The passage of time can help!
The importance of appearance
I won’t lie to you. Appearance matters in most, if not all, societies around the world. It can get you places in your personal and professional life. Let’s face it, those who are blessed with the ‘beauty genes’ have advantages over those who drew the unlucky ‘ugly genes’. They may be more likely to find a desired partner or job and, yes, it’s not fair! But rather than wallow in misery about why we don’t look like Bradley Cooper or Jennifer Lawrence (I watched American Hustle recently, hence this reference), we need to think more broadly about who you are as a person. That is, we have a lot more to offer this world than our looks.
My experiences with appearance obsession
As a teenager I was worried about my appearance. A lot. It was mainly due to an unhealthy view of how important appearance was. I think this view was spurred on by witnessing people around me and speaking so openly about looks and placing so much importance on them. Let’s face it, teenagers can be quite shallow and superficial at times! You couldn’t go more than a day in the high school corridor without overhearing whispers about Lucy, the overweight girl; Jack, the guy with bad acne; or Dan, the guy with big muscles. This, coupled with the fact my body was changing in all sorts of ways, made me pretty insecure. It’s no wonder that there has been a rise in obsessions with appearance, cosmetic surgery and the clinical diagnoses associated with preoccupation with actual, or perceived, physical defects (i.e. body dysmorphic disorder)! Things did change as I got older, changed my environment, developed as a (whole) person, and put the importance of appearance in perspective.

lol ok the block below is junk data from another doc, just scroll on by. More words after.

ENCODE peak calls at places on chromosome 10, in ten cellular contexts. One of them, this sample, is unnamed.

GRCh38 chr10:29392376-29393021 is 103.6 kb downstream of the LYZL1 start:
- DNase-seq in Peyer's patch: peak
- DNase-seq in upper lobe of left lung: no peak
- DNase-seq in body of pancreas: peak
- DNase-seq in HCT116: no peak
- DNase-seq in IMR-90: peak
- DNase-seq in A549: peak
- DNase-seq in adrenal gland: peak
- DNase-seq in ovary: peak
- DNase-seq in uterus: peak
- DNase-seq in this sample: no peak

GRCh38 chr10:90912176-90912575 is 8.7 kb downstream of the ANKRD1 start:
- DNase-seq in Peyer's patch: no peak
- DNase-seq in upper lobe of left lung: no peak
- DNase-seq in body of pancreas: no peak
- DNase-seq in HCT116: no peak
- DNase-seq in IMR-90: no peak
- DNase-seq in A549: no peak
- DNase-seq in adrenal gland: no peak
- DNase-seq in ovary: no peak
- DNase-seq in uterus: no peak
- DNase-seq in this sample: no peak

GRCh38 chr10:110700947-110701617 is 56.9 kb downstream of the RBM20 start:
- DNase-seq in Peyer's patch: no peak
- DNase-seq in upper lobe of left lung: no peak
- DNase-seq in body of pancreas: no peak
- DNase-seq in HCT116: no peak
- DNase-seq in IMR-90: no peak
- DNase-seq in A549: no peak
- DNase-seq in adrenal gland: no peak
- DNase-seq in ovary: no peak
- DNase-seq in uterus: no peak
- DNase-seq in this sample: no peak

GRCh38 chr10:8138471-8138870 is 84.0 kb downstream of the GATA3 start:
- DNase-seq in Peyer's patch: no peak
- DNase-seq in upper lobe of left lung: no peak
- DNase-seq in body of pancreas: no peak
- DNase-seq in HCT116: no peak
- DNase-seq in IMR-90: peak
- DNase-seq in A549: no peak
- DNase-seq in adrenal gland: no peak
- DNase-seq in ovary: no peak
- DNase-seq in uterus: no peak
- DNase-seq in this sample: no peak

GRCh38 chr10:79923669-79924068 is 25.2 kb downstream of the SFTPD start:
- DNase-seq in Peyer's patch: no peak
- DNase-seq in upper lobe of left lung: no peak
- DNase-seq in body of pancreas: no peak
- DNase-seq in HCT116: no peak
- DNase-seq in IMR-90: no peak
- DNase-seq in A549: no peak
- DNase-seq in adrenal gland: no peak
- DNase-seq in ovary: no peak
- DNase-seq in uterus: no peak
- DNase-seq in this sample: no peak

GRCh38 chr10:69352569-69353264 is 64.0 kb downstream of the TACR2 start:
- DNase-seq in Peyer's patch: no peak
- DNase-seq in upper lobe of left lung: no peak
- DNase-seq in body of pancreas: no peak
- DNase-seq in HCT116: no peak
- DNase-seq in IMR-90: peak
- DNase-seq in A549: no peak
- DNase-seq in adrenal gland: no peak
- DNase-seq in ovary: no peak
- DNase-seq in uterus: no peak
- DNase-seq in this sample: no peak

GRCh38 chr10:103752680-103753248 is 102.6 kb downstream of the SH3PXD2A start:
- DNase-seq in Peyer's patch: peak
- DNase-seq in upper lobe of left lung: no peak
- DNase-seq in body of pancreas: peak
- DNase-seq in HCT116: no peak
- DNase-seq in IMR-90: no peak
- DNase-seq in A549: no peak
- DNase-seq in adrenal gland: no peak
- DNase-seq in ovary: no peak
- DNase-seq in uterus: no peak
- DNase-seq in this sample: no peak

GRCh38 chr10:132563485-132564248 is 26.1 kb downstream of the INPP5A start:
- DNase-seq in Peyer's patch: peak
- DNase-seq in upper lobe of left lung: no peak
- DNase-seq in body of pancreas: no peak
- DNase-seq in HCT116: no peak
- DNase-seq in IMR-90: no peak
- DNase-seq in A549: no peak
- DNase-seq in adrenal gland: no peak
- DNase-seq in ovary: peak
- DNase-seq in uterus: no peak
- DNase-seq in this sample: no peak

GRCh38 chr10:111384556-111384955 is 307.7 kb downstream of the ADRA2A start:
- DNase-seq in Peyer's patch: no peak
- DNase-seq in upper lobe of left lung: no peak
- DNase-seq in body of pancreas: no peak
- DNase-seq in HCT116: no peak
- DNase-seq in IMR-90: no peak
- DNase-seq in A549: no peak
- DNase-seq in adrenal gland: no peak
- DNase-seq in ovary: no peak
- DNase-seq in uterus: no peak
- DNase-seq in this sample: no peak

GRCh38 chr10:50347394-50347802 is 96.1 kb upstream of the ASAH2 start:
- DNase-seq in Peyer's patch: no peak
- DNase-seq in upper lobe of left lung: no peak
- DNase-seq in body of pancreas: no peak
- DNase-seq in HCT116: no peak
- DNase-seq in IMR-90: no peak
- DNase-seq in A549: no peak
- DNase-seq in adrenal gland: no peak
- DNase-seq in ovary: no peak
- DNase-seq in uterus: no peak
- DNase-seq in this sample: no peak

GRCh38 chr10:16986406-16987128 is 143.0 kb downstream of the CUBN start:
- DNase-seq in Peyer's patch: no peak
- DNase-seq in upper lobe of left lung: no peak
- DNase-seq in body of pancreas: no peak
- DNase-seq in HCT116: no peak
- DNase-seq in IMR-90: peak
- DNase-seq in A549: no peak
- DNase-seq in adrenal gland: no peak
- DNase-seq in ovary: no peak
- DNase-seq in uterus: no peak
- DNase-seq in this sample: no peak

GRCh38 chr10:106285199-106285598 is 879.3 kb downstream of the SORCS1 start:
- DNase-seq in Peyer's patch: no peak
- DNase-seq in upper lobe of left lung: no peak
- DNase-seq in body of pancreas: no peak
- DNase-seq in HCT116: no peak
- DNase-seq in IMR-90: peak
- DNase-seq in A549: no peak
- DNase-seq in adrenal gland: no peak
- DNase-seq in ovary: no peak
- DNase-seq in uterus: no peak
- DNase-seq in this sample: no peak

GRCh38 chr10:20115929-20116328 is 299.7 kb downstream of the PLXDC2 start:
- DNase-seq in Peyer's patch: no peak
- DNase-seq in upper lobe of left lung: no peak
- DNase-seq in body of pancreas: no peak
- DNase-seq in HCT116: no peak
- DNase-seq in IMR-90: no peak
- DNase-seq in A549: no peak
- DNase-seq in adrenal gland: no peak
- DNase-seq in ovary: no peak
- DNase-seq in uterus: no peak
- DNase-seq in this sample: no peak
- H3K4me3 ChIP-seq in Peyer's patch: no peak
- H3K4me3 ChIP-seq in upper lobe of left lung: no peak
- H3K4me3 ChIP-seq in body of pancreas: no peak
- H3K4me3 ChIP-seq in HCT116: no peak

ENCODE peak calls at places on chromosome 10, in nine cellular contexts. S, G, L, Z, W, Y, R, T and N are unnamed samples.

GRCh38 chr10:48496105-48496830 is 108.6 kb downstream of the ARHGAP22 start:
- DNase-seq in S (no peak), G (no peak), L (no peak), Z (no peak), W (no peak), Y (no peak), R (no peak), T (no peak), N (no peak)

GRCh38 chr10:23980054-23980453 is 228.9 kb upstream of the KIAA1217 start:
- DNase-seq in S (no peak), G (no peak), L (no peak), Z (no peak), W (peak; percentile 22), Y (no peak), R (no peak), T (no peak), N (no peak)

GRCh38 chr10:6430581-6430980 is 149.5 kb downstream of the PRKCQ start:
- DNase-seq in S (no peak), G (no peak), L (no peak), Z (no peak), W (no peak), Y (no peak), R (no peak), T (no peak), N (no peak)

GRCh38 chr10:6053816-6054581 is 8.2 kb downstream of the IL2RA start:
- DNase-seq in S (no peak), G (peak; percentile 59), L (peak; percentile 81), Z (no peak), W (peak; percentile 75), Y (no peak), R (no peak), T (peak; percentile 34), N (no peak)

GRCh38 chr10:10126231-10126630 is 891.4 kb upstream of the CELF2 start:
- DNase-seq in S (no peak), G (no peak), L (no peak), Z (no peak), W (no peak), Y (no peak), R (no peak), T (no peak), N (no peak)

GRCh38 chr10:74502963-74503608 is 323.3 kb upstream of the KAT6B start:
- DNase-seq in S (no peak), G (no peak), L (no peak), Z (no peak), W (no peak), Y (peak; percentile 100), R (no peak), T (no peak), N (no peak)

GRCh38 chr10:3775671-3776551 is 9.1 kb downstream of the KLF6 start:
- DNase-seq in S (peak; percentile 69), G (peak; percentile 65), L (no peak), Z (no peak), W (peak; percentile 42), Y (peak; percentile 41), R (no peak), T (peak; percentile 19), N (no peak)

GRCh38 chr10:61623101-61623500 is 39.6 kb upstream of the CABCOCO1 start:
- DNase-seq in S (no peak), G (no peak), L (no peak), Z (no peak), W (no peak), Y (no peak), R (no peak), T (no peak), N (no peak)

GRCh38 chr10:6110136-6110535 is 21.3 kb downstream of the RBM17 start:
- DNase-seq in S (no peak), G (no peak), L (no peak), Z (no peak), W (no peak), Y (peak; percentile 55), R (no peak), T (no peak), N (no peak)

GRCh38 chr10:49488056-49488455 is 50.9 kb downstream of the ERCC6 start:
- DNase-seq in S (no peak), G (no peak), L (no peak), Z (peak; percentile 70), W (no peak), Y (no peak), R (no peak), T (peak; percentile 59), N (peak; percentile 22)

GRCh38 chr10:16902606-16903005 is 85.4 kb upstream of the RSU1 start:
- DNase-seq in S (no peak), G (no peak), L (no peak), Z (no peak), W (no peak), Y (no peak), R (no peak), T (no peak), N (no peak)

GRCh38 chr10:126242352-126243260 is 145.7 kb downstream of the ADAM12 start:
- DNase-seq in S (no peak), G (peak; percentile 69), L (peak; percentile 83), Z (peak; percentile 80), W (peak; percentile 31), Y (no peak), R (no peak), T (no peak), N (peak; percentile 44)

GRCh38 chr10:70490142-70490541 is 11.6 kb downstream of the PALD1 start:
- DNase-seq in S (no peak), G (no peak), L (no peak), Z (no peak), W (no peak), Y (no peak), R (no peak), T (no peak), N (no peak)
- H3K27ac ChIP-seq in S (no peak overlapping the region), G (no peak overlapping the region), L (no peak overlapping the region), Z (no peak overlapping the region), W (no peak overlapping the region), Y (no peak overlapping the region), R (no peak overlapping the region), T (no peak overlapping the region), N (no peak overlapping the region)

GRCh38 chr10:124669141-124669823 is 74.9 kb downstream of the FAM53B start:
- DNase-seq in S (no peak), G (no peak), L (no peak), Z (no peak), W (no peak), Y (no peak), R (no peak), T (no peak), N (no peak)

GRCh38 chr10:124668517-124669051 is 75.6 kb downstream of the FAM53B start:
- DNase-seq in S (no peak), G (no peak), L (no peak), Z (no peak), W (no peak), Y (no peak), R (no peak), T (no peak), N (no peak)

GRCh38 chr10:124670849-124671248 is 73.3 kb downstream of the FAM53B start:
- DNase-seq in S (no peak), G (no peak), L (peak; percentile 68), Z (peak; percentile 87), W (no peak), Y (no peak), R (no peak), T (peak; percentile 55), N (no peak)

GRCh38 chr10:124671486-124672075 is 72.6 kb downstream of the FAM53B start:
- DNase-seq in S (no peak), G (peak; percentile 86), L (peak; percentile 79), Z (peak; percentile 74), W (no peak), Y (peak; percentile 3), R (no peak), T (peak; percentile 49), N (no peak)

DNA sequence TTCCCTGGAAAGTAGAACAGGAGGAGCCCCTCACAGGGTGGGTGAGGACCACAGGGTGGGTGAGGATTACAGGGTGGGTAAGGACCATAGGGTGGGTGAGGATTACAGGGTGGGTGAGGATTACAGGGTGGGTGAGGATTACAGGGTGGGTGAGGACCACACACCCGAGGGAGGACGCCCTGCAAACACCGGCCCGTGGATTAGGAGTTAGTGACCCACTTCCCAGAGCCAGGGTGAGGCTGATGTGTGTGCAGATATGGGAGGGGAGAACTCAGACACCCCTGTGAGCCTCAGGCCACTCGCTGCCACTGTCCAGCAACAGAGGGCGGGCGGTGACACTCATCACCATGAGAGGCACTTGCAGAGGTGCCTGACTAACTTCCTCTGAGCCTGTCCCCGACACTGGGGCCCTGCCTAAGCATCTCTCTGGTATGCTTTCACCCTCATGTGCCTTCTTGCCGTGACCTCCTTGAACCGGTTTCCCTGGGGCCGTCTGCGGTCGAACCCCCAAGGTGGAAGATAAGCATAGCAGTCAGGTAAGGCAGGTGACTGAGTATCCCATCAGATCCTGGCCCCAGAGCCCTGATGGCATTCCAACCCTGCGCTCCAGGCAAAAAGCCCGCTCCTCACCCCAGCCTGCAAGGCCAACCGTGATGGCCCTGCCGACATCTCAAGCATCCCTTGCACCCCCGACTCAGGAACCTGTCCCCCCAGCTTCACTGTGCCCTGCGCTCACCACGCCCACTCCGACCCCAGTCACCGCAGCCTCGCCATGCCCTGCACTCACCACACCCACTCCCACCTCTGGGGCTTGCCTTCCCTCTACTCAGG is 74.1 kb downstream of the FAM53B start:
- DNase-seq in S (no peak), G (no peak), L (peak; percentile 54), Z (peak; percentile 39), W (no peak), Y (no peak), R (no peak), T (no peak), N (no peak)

Overcoming appearance obsession
As I aged appearance seemed to matter less and less. It’s not because our eyesight gets worse as we age – which it may well do! – but the importance we place on it changes dramatically. At the age of 29, I am still conscious of my appearance, and I do care about it (perhaps, more than others – who knows, guys are too cool to talk about this) but I am reasonably happy in my own skin. That’s not to say I don’t make an effort or want to look good, but I don’t worry half as much about my appearance now.
Why is that?
There are a number of reasons why appearance matters less as we age. For me, it was a combination of surrounding myself with people who were not so superficial, comparing myself with others less, and focusing on my development as a person, not as a physical body. Whilst these may not apply to everyone, I believe there is a general truth – in the case of most people – that appearance matters less to us as we age. Other reasons for this may be to do with settling down with a partner and therefore not being in a state of anxiety over finding a mate or, quite simply, having bigger fish to fry: paying bills, finding job security, cooking, cleaning, washing, etc. etc. The changes that happen as we age push our worries about our appearance into the background. The good news is that worrying about appearance is often transient and you, as always, have the choice of what to focus on in your life.
Behavioural tips to stop worrying about your appearance
· Stop looking in the mirror so much – you look fine!
· Don’t ask others how you look – reassurance is a cycle that never dies.
· Don’t compare yourself to others you see in magazines, tv shows, movies or even walking down the street – remember looks are subjective anyway, and what you perceive to be attractive may not be the same as what another person thinks.
Without sounds cliché, you are unique; no one looks quite like you. More importantly, no one is quite like you, and this – your personality – matters most! Focus on your developing your personal qualities as a person and not as a body and you will be much happier. Whilst this is a hard journey to go through, particularly as an adolescent, you will get there in time.
Dr Sam Jee currently works as a research associate at The University of Manchester and has a background in cognitive psychology and educational research. He has a particular interest in the causes and treatment of anxiety disorders and has worked as an Assistant Psychologist in the private sector and as a support worker for Anxiety UK, a national charity. Sam is also a co-founder, and major contributor, to a popular anxiety blog (www.beatingyouranxiety.com).
Connect with Sam on Twitter: @anxietybeating
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